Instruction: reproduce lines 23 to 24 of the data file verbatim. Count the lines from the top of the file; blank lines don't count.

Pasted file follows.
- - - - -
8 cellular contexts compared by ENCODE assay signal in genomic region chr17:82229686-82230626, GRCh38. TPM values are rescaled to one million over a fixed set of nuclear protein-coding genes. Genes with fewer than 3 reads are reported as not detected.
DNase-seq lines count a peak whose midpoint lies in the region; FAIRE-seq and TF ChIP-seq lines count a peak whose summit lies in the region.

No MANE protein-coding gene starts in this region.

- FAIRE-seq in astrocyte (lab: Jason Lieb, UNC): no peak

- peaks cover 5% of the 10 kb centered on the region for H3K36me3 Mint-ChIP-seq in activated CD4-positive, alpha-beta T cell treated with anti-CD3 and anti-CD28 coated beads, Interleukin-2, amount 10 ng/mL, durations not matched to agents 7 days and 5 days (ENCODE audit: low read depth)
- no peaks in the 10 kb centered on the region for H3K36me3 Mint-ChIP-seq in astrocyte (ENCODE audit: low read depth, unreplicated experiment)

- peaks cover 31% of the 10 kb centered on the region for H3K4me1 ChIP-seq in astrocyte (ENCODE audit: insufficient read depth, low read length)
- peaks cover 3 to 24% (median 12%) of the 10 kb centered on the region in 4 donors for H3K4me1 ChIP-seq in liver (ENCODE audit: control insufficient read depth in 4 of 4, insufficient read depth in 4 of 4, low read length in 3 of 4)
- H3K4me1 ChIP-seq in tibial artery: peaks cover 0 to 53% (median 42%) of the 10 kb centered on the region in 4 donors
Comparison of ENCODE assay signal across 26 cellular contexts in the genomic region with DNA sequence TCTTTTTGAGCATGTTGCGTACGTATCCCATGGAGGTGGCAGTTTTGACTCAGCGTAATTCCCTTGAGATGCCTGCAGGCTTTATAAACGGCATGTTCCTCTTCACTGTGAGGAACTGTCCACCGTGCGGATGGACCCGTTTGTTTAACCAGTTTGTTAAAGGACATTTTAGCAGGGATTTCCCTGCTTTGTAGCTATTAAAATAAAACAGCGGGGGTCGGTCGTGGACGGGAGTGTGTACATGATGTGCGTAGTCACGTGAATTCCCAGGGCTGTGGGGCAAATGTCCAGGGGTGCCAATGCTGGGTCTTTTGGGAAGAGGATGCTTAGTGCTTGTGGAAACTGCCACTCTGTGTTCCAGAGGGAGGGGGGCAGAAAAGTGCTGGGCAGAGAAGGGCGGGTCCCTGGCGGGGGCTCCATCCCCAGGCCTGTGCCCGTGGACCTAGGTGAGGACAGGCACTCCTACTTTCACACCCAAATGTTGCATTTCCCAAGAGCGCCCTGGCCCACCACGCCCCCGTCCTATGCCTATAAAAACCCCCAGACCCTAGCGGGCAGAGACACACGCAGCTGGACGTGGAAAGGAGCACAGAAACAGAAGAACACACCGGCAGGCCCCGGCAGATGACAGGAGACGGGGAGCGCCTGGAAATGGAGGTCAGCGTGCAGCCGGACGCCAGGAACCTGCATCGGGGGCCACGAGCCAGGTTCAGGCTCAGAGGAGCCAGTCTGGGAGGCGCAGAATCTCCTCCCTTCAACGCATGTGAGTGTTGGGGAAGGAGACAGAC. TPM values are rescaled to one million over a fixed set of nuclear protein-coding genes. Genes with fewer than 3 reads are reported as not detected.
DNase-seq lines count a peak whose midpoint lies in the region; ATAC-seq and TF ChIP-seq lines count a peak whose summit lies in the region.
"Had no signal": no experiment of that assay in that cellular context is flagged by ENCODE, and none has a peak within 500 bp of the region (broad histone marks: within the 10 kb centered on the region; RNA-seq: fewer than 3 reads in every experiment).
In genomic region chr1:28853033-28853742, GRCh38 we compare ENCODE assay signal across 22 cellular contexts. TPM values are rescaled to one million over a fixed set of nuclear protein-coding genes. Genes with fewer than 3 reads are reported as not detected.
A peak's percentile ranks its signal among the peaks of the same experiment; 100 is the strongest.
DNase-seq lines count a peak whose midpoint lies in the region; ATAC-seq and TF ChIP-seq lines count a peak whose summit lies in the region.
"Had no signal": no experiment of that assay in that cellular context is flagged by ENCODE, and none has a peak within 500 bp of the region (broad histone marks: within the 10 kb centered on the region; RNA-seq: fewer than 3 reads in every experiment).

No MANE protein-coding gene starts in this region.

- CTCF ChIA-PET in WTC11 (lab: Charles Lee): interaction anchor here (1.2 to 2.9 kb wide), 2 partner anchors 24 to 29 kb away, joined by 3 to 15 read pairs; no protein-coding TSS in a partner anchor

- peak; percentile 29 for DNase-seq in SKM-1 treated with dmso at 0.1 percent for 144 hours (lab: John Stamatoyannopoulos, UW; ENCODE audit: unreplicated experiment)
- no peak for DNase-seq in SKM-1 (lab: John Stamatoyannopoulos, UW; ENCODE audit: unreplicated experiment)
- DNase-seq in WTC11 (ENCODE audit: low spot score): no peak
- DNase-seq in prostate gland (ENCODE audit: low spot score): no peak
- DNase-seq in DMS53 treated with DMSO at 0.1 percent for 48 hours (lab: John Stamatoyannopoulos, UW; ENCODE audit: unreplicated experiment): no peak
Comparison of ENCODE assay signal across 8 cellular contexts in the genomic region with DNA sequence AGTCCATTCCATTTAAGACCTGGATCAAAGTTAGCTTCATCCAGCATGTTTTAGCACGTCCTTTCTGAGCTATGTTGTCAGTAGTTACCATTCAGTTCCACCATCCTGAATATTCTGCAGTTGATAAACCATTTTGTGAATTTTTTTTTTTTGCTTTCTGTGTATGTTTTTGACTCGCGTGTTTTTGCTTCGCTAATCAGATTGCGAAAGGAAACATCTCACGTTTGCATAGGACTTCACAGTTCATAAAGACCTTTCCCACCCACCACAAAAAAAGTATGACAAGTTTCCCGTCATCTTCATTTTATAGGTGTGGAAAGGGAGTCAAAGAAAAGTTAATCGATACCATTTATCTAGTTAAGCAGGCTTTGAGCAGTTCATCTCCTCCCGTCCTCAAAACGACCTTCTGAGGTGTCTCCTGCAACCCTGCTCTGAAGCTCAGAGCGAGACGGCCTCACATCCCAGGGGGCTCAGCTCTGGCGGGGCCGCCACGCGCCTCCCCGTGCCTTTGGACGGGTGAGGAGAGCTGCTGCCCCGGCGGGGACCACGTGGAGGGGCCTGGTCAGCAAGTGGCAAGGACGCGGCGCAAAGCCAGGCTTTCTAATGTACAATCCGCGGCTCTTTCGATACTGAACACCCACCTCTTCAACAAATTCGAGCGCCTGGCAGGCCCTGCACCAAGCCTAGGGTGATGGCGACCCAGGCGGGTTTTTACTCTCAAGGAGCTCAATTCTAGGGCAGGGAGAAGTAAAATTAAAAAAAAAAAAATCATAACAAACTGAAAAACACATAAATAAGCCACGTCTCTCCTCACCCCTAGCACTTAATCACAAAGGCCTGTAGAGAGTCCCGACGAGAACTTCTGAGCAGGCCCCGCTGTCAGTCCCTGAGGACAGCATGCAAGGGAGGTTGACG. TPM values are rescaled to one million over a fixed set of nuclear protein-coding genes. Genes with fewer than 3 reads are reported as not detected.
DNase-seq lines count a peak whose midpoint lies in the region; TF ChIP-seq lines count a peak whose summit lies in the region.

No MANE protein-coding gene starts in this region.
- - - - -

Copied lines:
- DNase-seq in DMS53 treated with DMSO at 0.1 percent for 48 hours (lab: John Stamatoyannopoulos, UW; ENCODE audit: unreplicated experiment): no peak
Comparison of ENCODE assay signal across 8 cellular contexts in the genomic region with DNA sequence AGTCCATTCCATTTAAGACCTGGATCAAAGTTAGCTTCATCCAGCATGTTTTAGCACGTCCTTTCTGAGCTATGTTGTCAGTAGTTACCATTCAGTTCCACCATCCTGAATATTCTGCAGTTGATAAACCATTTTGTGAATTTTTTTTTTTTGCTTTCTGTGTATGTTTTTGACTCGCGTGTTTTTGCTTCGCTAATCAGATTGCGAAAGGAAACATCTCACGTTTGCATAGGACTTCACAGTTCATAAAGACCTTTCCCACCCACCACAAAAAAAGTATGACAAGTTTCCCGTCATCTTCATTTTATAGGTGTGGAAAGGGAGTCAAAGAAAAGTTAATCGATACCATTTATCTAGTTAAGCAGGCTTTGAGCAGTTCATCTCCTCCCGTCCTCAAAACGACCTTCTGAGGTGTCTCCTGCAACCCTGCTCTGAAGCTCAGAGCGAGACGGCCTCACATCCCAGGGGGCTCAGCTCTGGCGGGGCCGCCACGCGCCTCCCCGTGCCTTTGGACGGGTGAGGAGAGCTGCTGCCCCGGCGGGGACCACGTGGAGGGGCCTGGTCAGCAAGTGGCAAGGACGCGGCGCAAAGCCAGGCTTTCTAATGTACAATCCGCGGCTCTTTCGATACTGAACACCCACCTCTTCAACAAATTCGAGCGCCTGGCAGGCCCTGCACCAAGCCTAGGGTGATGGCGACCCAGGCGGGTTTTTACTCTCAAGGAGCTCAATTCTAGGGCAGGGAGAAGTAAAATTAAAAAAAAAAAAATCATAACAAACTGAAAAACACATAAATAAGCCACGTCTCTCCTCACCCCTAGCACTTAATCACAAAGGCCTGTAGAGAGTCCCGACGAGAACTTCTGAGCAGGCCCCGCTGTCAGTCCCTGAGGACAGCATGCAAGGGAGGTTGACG. TPM values are rescaled to one million over a fixed set of nuclear protein-coding genes. Genes with fewer than 3 reads are reported as not detected.